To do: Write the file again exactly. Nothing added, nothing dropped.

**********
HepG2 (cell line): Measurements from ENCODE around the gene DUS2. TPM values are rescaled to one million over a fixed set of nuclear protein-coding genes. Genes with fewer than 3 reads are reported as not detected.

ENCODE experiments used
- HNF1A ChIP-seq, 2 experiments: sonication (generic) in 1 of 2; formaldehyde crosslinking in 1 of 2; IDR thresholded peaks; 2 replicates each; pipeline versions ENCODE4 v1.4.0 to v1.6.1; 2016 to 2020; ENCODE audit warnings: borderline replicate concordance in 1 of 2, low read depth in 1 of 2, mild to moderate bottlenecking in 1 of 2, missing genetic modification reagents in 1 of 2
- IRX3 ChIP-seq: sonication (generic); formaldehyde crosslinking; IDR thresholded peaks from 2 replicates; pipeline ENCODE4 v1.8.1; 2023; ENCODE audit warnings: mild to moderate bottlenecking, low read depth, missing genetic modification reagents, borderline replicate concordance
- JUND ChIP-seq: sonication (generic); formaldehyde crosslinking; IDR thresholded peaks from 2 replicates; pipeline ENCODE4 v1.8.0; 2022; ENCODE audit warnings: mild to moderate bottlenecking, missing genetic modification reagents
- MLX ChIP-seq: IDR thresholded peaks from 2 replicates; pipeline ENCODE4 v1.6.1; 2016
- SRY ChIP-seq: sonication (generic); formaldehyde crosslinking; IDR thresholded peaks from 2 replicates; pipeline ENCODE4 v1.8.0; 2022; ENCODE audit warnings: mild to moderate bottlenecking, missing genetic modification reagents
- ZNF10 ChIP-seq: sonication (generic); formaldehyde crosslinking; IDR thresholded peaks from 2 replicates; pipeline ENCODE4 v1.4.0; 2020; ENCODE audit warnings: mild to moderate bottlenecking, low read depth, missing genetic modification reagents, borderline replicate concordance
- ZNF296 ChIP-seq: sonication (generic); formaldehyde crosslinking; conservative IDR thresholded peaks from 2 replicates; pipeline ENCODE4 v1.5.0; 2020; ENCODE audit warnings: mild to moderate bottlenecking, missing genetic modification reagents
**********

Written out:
HepG2 (cell line): Measurements from ENCODE around the gene DUS2. TPM values are rescaled to one million over a fixed set of nuclear protein-coding genes. Genes with fewer than 3 reads are reported as not detected.

ENCODE experiments used
- HNF1A ChIP-seq, 2 experiments: sonication (generic) in 1 of 2; formaldehyde crosslinking in 1 of 2; IDR thresholded peaks; 2 replicates each; pipeline versions ENCODE4 v1.4.0 to v1.6.1; 2016 to 2020; ENCODE audit warnings: borderline replicate concordance in 1 of 2, low read depth in 1 of 2, mild to moderate bottlenecking in 1 of 2, missing genetic modification reagents in 1 of 2
- IRX3 ChIP-seq: sonication (generic); formaldehyde crosslinking; IDR thresholded peaks from 2 replicates; pipeline ENCODE4 v1.8.1; 2023; ENCODE audit warnings: mild to moderate bottlenecking, low read depth, missing genetic modification reagents, borderline replicate concordance
- JUND ChIP-seq: sonication (generic); formaldehyde crosslinking; IDR thresholded peaks from 2 replicates; pipeline ENCODE4 v1.8.0; 2022; ENCODE audit warnings: mild to moderate bottlenecking, missing genetic modification reagents
- MLX ChIP-seq: IDR thresholded peaks from 2 replicates; pipeline ENCODE4 v1.6.1; 2016
- SRY ChIP-seq: sonication (generic); formaldehyde crosslinking; IDR thresholded peaks from 2 replicates; pipeline ENCODE4 v1.8.0; 2022; ENCODE audit warnings: mild to moderate bottlenecking, missing genetic modification reagents
- ZNF10 ChIP-seq: sonication (generic); formaldehyde crosslinking; IDR thresholded peaks from 2 replicates; pipeline ENCODE4 v1.4.0; 2020; ENCODE audit warnings: mild to moderate bottlenecking, low read depth, missing genetic modification reagents, borderline replicate concordance
- ZNF296 ChIP-seq: sonication (generic); formaldehyde crosslinking; conservative IDR thresholded peaks from 2 replicates; pipeline ENCODE4 v1.5.0; 2020; ENCODE audit warnings: mild to moderate bottlenecking, missing genetic modification reagents